You can clearly see from any of Austin’s view corridors the myriad cranes in downtown Austin, transforming the skyline. But, the biggest transformation facing downtown Austin is not the redevelopment of Seaholm, nor Green Water.
I’m thinking of the Dell Medical School and UT’s Medical District Plan. This plan developed within two years, seemingly from thin air, and is awesome in the “shock and awe” sense of the word.
We’ve seen “Master Plans” come, go, sit on the shelves of City Hall, but the UT Medical District is more or less guaranteed to happen in the next couple of years, at least the first phase. The UT system, the No. 3 richest system in the nation, will carry the brunt of development for Phase 1 of the master plan. I’d wager they aren’t dependent on lenders, credit markets, etc. when they (literally) have $1 billion of gold in the bank. That gold, by the way, represents just five percent of UT’s nearly $20 billion portfolio.
Officially, UT plans to open the medical school in the fall of 2016, while the planned opening of the hospital is January 2017.
Now, look at the Medical District plan as a catalyst for development near the adjacent capitol complex and Waller Creek. Things get really exciting.
I’m going to blog a few posts about this connectivity, in my best attempt to tie in the three plans and why they all are creating a nexus for something special to happen.
Let’s start by talking about what is in the works at UT in Phase 1.
UT Phase 1 plans
Phase 1 will be built while the existing Brackenridge hospital and Erwin Center continue to operate. Phase 1 will be jointly developed by UT and Seton/Central Health.
Parts of the first phase that will be developed by UT are:
- A 75,000-square-foot academic/administrative building to serve as the medical school.
- A 240,000-square-foot research building and vivarium. (If you’re wondering, “vivarium” is a fancy way of saying “animal research facility.”)
- A 200,000-square-foot medical office building to provide space for specialty clinics, medical offices, hospital support, and clinical research.
- A 1,000-space parking structure to serve the office building.
- Meanwhile, Seton and Central Health will develop a new 480,000-square-foot hospital.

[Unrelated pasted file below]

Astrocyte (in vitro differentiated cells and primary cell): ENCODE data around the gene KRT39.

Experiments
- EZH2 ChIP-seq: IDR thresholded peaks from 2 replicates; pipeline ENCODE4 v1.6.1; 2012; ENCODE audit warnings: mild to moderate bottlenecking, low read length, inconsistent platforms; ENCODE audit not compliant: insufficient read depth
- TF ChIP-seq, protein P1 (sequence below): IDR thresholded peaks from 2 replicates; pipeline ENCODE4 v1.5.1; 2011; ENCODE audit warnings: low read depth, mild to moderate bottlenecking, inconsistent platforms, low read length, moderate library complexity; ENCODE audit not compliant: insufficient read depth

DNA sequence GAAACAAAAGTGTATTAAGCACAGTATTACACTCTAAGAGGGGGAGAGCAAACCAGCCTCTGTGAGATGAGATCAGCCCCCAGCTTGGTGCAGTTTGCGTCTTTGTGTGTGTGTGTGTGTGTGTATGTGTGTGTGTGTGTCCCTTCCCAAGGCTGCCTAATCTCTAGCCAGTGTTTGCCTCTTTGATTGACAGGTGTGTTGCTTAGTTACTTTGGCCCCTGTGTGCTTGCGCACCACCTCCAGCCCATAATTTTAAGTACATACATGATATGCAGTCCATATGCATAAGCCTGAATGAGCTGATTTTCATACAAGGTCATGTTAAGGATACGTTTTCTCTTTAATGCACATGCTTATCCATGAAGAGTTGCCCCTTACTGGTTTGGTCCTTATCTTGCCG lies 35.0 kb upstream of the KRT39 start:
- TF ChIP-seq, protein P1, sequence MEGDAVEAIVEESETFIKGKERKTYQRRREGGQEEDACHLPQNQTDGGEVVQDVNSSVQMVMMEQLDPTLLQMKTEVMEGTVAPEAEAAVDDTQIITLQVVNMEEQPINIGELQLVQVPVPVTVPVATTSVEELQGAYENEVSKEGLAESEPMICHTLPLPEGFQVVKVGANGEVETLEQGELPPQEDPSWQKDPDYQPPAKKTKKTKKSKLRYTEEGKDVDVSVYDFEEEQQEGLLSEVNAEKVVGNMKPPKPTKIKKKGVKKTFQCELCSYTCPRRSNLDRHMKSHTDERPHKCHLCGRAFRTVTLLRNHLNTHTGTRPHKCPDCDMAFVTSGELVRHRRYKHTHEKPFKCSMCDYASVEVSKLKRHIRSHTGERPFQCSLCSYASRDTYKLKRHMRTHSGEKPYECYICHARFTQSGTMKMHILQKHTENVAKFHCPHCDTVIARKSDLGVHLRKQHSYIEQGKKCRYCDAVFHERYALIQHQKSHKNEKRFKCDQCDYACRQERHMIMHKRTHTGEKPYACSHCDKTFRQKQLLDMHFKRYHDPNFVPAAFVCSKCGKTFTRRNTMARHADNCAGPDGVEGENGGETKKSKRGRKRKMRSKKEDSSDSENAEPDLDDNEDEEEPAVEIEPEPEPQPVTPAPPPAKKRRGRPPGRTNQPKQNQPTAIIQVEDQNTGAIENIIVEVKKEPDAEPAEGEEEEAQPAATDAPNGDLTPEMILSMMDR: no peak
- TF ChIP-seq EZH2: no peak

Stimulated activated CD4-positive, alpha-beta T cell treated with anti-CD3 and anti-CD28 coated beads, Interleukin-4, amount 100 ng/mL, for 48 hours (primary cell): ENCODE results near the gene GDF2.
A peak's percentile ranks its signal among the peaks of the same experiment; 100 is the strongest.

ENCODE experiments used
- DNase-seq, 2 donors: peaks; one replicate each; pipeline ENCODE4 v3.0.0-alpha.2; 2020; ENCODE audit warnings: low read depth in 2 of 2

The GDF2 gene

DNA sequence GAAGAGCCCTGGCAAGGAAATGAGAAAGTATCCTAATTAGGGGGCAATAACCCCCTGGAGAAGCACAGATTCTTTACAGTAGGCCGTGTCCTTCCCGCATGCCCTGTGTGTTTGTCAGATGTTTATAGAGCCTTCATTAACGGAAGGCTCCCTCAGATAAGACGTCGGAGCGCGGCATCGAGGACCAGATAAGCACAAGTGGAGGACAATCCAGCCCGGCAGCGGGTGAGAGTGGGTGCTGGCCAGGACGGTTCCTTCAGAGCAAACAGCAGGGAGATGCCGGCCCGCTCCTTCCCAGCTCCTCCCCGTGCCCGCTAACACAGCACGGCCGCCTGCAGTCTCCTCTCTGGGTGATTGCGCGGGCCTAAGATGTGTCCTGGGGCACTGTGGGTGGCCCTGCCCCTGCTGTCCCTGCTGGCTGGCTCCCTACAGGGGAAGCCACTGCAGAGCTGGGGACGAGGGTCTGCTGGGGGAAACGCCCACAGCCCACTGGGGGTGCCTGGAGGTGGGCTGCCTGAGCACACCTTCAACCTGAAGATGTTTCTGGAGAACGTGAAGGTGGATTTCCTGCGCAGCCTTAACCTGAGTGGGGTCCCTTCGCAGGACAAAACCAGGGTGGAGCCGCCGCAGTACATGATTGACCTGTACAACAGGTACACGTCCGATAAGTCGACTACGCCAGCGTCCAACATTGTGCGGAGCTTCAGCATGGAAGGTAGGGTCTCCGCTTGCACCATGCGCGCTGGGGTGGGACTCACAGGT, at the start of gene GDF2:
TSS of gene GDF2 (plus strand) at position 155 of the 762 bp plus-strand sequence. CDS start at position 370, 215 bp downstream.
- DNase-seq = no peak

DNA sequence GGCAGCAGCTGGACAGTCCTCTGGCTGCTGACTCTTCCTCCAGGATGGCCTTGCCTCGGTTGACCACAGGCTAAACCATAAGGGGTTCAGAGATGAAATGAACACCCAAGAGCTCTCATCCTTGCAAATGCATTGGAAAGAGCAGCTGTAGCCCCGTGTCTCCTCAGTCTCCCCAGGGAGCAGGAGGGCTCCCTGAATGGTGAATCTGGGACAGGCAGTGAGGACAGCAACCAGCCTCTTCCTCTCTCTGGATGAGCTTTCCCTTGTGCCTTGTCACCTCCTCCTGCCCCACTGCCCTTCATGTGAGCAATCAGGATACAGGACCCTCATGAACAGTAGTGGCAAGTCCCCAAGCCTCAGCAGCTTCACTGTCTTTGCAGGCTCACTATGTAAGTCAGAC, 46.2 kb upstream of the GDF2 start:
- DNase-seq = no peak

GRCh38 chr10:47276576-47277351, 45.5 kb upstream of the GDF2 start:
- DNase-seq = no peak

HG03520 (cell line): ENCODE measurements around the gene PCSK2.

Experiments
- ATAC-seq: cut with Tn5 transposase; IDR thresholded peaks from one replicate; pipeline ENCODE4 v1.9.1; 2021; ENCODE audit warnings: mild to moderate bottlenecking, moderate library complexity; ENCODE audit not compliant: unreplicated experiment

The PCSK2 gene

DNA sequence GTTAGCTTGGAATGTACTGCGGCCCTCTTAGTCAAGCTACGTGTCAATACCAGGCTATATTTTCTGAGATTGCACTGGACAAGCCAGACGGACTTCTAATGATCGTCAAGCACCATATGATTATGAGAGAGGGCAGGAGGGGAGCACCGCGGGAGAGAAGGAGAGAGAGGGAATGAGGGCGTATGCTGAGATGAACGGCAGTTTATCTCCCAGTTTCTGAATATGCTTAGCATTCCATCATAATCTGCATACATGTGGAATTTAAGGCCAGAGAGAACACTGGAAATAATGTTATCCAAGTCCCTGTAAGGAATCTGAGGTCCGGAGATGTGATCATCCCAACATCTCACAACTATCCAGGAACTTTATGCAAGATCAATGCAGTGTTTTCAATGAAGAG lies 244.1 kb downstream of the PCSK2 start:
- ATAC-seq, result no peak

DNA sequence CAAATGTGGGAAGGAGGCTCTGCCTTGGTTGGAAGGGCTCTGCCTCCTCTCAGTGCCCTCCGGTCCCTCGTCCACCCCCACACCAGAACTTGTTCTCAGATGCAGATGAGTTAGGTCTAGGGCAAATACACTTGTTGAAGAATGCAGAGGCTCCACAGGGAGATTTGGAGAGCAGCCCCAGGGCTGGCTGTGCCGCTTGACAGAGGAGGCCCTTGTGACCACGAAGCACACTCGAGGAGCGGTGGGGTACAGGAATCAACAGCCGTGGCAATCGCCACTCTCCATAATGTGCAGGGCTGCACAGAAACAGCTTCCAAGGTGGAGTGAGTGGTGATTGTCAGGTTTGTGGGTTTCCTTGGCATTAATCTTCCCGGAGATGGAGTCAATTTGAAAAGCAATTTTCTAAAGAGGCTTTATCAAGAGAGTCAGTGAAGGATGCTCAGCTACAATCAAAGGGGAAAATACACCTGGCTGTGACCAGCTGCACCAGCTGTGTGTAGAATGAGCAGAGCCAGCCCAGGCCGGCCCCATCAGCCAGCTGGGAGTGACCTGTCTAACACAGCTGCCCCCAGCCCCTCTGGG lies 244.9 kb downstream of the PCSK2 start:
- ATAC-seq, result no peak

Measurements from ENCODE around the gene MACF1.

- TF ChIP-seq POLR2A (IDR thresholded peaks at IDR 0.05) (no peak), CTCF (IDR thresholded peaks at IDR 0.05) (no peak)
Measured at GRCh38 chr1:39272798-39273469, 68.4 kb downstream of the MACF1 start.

To facilitate development, the existing Penick-Allison Tennis Center will need to be relocated (sigh), as will the Centennial Park memorial features.
Additionally, Red River will be realigned between 16th and 15th street. If the glacially slow and problematic redevelopment of Brazos Street and other downtown streets is any indicator, that is the most likely part to delay UT’s plans. Assuming the university twists arms at City Hall to put that on the fast track, there is still no telling what sort of headaches and potential delays that lay in wait under the street.
You might say: “This is basically UT and not downtown.”
I’d counter that 2/3 of this plan exists within the boundaries of Downtown Austin, adjacent to the capitol complex and Waller Creek. The Medical District will spur more development for services and living options supporting Austin’s burgeoning medical industry.
Optimistically, I think this is “too big to fail.” Exciting stuff, to be sure, and phase 1 is just the start.
I wonder where they will put the Erwin Center? It would be great if they could find a location near but off campus so they could serve alcohol. UT is missing big bucks in concessions because of these rules, and the city is missing out on the alcohol tax that would surely flow from these events. I have a feeling they will probably put it on the other side of the Highway or tear down some of those parking garages to keep it close by.
Regarding the statement “The UT system, the No. 3 richest system in the nation, will carry the brunt of development for Phase 1 of the master plan.” Wouldn’t it be fair to say that taxpayers are also carrying a significant burden to build Phase 1 because of the increased Central Health district tax?
Fred Schmidt says
Great coverage, as always, Jude. Two comments:
The Waller Creek master plan and the entire “Innovation District” (basically the Northeast Quadrant of Downtown) face serious challenges to success unless our community and political leadership also step up to the plate and bring final intelligent resolution to redistributing the concentration of social service providers from the area around East 7th St and Red River. While retaining a solid intake center and first-level evaluation services Downtown, the long tail of ongoing solutions needs to be spread a little bit across our entire community just like the new 10-1 council representation plan. NIMBY should become “10% in everyone’s backyard” with housing at the top of the list.
Secondly, one more transformational redevelopment plan on the horizon — along with Mueller and the NE Quadrant (which also includes redevelopment of the State parking garages and properties in the San Jacinto / Trinity corridor) — is Austin Community College’s re-engineering of Highland Mall into a massive new mixed use campus with a Creative Media and STEM Center as an anchor component. This is a project that I have become hugely excited about and is expected to come before voters this Fall for bond funding support. I believe this has the potential to catalyze Central Austin to the next level of success as a global tech and creative center. While certainly not “downtown” by usual definition, it is nevertheless just a short 3 miles away — right on the Cap Metro Red Line train and excellent bus connectivity with Downtown, or a pleasant bicycle ride through the UT campus and nice neighborhood streets.